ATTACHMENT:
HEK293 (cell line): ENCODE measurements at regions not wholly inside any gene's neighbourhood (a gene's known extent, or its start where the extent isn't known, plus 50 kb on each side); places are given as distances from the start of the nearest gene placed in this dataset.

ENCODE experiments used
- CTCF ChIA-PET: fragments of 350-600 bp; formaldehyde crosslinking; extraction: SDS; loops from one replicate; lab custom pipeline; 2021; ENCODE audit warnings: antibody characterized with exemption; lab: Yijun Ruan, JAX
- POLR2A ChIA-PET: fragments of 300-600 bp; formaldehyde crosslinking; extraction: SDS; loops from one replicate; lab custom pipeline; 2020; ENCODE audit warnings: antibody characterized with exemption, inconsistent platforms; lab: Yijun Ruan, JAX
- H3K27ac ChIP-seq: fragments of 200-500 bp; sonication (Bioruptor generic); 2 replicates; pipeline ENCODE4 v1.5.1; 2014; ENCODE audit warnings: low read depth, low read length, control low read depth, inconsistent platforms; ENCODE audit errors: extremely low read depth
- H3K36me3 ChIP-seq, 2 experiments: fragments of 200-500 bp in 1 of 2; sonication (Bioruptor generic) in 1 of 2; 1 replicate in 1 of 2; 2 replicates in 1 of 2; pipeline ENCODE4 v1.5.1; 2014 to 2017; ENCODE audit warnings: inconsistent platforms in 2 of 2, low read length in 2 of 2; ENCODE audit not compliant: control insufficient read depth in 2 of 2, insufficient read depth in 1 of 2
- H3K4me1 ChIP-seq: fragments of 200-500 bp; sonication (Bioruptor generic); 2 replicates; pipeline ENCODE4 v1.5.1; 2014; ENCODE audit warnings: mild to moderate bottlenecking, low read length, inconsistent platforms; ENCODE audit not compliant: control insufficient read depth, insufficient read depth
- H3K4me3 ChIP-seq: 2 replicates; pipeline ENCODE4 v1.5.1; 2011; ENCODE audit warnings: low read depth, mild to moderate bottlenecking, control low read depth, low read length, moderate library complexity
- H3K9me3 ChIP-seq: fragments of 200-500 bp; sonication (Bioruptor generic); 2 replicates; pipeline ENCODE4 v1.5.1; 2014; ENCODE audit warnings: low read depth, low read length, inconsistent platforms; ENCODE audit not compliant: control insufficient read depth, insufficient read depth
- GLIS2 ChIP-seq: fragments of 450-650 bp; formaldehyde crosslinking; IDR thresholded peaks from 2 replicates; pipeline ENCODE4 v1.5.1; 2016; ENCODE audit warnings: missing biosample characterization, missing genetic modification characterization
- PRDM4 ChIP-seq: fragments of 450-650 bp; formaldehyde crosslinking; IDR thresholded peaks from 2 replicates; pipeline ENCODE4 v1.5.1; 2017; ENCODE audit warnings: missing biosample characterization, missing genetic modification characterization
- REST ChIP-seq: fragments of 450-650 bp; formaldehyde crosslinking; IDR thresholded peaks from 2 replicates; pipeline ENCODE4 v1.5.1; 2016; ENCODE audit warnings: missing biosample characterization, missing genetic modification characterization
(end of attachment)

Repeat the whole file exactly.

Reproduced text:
HEK293 (cell line): ENCODE measurements at regions not wholly inside any gene's neighbourhood (a gene's known extent, or its start where the extent isn't known, plus 50 kb on each side); places are given as distances from the start of the nearest gene placed in this dataset.

ENCODE experiments used
- CTCF ChIA-PET: fragments of 350-600 bp; formaldehyde crosslinking; extraction: SDS; loops from one replicate; lab custom pipeline; 2021; ENCODE audit warnings: antibody characterized with exemption; lab: Yijun Ruan, JAX
- POLR2A ChIA-PET: fragments of 300-600 bp; formaldehyde crosslinking; extraction: SDS; loops from one replicate; lab custom pipeline; 2020; ENCODE audit warnings: antibody characterized with exemption, inconsistent platforms; lab: Yijun Ruan, JAX
- H3K27ac ChIP-seq: fragments of 200-500 bp; sonication (Bioruptor generic); 2 replicates; pipeline ENCODE4 v1.5.1; 2014; ENCODE audit warnings: low read depth, low read length, control low read depth, inconsistent platforms; ENCODE audit errors: extremely low read depth
- H3K36me3 ChIP-seq, 2 experiments: fragments of 200-500 bp in 1 of 2; sonication (Bioruptor generic) in 1 of 2; 1 replicate in 1 of 2; 2 replicates in 1 of 2; pipeline ENCODE4 v1.5.1; 2014 to 2017; ENCODE audit warnings: inconsistent platforms in 2 of 2, low read length in 2 of 2; ENCODE audit not compliant: control insufficient read depth in 2 of 2, insufficient read depth in 1 of 2
- H3K4me1 ChIP-seq: fragments of 200-500 bp; sonication (Bioruptor generic); 2 replicates; pipeline ENCODE4 v1.5.1; 2014; ENCODE audit warnings: mild to moderate bottlenecking, low read length, inconsistent platforms; ENCODE audit not compliant: control insufficient read depth, insufficient read depth
- H3K4me3 ChIP-seq: 2 replicates; pipeline ENCODE4 v1.5.1; 2011; ENCODE audit warnings: low read depth, mild to moderate bottlenecking, control low read depth, low read length, moderate library complexity
- H3K9me3 ChIP-seq: fragments of 200-500 bp; sonication (Bioruptor generic); 2 replicates; pipeline ENCODE4 v1.5.1; 2014; ENCODE audit warnings: low read depth, low read length, inconsistent platforms; ENCODE audit not compliant: control insufficient read depth, insufficient read depth
- GLIS2 ChIP-seq: fragments of 450-650 bp; formaldehyde crosslinking; IDR thresholded peaks from 2 replicates; pipeline ENCODE4 v1.5.1; 2016; ENCODE audit warnings: missing biosample characterization, missing genetic modification characterization
- PRDM4 ChIP-seq: fragments of 450-650 bp; formaldehyde crosslinking; IDR thresholded peaks from 2 replicates; pipeline ENCODE4 v1.5.1; 2017; ENCODE audit warnings: missing biosample characterization, missing genetic modification characterization
- REST ChIP-seq: fragments of 450-650 bp; formaldehyde crosslinking; IDR thresholded peaks from 2 replicates; pipeline ENCODE4 v1.5.1; 2016; ENCODE audit warnings: missing biosample characterization, missing genetic modification characterization